Eigen  3.2.90 (mercurial changeset 33204d4b8dd6)
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Eigen::Ref< PlainObjectType, Options, StrideType > Class Template Reference

Detailed Description

template<typename PlainObjectType, int Options, typename StrideType>
class Eigen::Ref< PlainObjectType, Options, StrideType >

A matrix or vector expression mapping an existing expression.

Template Parameters
PlainObjectTypethe equivalent matrix type of the mapped data
Optionsspecifies whether the pointer is Aligned, or Unaligned. The default is Unaligned.
StrideTypeoptionally specifies strides. By default, Ref implies a contiguous storage along the inner dimension (inner stride==1), but accepts a variable outer stride (leading dimension). This can be overridden by specifying strides. The type passed here must be a specialization of the Stride template, see examples below.

This class provides a way to write non-template functions taking Eigen objects as parameters while limiting the number of copies. A Ref<> object can represent either a const expression or a l-value:

* // in-out argument:
* void foo1(Ref<VectorXf> x);
*
* // read-only const argument:
* void foo2(const Ref<const VectorXf>& x);
*

In the in-out case, the input argument must satisfy the constraints of the actual Ref<> type, otherwise a compilation issue will be triggered. By default, a Ref<VectorXf> can reference any dense vector expression of float having a contiguous memory layout. Likewise, a Ref<MatrixXf> can reference any column-major dense matrix expression of float whose column's elements are contiguously stored with the possibility to have a constant space in-between each column, i.e. the inner stride must be equal to 1, but the outer stride (or leading dimension) can be greater than the number of rows.

In the const case, if the input expression does not match the above requirement, then it is evaluated into a temporary before being passed to the function. Here are some examples:

* VectorXf a;
* foo1(a.head()); // OK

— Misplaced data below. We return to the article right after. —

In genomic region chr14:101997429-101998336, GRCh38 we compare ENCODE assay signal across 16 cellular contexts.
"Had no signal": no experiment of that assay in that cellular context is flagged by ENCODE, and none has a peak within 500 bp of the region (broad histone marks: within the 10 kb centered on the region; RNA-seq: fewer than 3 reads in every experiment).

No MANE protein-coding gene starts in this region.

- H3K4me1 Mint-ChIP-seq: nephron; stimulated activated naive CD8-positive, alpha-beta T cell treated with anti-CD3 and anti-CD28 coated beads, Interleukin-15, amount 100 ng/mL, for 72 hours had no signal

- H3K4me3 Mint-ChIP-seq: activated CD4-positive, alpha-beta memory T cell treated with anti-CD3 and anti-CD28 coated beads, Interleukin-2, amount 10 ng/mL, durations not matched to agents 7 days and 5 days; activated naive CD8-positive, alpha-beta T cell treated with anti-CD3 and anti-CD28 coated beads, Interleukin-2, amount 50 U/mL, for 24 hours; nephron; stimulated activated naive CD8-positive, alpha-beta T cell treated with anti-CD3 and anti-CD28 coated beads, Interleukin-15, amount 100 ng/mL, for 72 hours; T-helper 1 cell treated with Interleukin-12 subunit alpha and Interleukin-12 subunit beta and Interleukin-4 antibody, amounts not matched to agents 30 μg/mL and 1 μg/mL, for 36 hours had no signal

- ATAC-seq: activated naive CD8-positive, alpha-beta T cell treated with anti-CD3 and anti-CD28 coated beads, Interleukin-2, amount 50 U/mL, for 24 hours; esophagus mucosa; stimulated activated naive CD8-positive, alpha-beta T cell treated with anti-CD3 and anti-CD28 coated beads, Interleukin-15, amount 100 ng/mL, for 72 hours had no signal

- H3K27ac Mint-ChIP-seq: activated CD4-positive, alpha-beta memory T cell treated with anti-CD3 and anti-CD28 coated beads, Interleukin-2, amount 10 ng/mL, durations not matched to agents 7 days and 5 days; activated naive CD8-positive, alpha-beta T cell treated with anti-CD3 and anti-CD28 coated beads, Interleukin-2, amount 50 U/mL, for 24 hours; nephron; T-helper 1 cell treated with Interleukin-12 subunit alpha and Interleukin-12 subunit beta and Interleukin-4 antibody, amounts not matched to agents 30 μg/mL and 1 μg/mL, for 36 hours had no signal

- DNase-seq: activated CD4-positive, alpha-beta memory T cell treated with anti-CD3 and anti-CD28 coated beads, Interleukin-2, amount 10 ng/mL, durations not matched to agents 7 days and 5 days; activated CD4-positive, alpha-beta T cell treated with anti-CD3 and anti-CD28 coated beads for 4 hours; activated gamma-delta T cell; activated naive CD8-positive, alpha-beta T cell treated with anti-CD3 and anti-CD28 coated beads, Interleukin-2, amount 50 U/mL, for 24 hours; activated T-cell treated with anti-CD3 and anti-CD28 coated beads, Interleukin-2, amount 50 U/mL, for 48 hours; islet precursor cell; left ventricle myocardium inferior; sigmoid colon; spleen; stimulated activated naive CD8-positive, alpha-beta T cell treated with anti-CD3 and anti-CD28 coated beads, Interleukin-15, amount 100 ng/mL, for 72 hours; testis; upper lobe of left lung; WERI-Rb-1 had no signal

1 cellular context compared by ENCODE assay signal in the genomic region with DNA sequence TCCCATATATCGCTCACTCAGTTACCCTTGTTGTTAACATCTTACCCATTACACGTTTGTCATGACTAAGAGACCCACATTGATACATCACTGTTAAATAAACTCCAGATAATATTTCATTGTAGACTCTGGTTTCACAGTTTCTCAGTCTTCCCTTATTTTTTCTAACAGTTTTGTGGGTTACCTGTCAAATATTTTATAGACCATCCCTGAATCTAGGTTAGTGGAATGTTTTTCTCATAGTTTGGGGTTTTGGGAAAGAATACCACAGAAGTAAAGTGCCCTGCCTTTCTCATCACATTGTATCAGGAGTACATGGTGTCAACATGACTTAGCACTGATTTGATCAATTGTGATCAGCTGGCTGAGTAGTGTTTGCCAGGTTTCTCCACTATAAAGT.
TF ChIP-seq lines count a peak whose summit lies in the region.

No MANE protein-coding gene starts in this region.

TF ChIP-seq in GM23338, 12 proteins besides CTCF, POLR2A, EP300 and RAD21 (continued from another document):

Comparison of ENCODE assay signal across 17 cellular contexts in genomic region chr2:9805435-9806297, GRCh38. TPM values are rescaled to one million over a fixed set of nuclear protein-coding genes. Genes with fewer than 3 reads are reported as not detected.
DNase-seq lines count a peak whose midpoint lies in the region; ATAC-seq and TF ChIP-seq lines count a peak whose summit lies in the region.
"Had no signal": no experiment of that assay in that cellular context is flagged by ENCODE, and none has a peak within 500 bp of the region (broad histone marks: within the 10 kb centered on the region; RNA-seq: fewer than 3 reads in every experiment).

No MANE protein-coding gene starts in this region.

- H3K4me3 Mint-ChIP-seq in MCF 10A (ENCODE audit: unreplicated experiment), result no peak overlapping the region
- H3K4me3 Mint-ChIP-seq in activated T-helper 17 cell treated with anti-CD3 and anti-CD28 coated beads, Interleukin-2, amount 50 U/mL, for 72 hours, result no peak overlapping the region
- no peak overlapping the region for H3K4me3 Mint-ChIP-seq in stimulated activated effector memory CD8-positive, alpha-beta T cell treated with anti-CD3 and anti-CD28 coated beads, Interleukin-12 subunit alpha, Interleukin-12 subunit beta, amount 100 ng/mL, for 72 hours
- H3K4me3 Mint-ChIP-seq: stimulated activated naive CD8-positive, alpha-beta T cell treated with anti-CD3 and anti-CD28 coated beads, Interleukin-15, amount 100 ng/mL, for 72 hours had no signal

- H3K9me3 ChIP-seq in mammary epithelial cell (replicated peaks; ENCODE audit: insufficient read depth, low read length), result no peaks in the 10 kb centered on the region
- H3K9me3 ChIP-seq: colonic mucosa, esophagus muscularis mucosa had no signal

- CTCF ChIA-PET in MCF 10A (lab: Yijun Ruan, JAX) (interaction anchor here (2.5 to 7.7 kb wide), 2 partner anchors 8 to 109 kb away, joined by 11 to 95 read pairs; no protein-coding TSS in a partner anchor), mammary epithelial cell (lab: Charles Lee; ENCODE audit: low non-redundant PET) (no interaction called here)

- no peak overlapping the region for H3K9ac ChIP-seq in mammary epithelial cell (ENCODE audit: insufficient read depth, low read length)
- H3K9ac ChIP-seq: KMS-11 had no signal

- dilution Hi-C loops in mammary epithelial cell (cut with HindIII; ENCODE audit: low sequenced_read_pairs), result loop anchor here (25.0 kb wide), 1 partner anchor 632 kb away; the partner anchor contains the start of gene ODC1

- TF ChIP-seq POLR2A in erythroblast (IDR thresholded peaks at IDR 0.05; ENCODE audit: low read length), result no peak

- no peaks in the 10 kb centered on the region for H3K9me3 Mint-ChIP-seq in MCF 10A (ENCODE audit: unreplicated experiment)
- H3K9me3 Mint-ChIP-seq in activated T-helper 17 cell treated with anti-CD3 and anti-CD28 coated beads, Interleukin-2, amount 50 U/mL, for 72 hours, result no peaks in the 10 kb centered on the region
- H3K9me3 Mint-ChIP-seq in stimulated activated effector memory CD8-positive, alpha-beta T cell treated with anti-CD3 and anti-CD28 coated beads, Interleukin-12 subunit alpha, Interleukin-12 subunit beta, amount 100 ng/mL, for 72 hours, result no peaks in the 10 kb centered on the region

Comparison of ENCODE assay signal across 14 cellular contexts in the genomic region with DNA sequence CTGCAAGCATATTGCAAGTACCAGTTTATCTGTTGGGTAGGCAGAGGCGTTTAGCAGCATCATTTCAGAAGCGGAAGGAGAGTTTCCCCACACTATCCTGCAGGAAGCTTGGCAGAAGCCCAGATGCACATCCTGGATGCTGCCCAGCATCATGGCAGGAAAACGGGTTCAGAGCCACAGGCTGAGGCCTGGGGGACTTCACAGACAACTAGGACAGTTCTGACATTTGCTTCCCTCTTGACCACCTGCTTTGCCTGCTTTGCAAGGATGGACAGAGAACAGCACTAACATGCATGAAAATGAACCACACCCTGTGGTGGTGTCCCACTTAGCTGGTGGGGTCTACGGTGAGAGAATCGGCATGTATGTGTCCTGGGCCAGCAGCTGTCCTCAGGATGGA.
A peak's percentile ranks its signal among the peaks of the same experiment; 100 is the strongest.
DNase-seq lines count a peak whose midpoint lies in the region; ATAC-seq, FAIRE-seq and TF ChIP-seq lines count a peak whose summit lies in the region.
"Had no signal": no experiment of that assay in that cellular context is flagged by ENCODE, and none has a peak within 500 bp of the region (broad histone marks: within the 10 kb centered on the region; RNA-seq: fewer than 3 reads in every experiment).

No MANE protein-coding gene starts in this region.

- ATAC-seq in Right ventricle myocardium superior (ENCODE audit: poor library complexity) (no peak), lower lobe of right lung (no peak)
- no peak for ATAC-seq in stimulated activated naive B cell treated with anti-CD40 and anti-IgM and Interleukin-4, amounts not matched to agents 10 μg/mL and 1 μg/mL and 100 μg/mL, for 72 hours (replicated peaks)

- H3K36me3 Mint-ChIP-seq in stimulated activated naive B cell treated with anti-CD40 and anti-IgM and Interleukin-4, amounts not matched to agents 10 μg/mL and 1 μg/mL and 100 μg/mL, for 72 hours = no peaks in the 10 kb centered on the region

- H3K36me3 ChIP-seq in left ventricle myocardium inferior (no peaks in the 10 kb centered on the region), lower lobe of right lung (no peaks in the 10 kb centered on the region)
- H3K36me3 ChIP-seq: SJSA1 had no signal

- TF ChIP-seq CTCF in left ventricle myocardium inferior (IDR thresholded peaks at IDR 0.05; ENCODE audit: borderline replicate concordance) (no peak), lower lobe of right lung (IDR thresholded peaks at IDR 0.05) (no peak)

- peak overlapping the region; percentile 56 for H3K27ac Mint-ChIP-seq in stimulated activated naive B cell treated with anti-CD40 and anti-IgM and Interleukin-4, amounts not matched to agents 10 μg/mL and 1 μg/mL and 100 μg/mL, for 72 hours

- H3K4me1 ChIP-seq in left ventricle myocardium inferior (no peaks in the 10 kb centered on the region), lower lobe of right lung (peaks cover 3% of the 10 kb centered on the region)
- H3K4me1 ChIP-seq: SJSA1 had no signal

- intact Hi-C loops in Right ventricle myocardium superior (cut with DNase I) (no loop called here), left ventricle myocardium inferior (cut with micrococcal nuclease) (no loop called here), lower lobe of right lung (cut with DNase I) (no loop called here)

* foo1(A.col()); // OK
* foo1(A.row()); // compilation error because here innerstride!=1
* foo2(A.row()); // The row is copied into a contiguous temporary
* foo2(2*a); // The expression is evaluated into a temporary
* foo2(A.col().segment(2,4)); // No temporary
*

The range of inputs that can be referenced without temporary can be enlarged using the last two template parameters. Here is an example accepting an innerstride!=1:

* // in-out argument:
* void foo3(Ref<VectorXf,0,InnerStride<> > x);
* foo3(A.row()); // OK
*

The downside here is that the function foo3 might be significantly slower than foo1 because it won't be able to exploit vectorization, and will involve more expensive address computations even if the input is contiguously stored in memory. To overcome this issue, one might propose to overload internally calling a template function, e.g.:

* // in the .h:
* void foo(const Ref<MatrixXf>& A);
* void foo(const Ref<MatrixXf,0,Stride<> >& A);
*
* // in the .cpp:
* template<typename TypeOfA> void foo_impl(const TypeOfA& A) {
* ... // crazy code goes here
* }
* void foo(const Ref<MatrixXf>& A) { foo_impl(A); }
* void foo(const Ref<MatrixXf,0,Stride<> >& A) { foo_impl(A); }
*
See Also
PlainObjectBase::Map(), Storage orders

Inherits Eigen::RefBase< Derived >.


The documentation for this class was generated from the following file: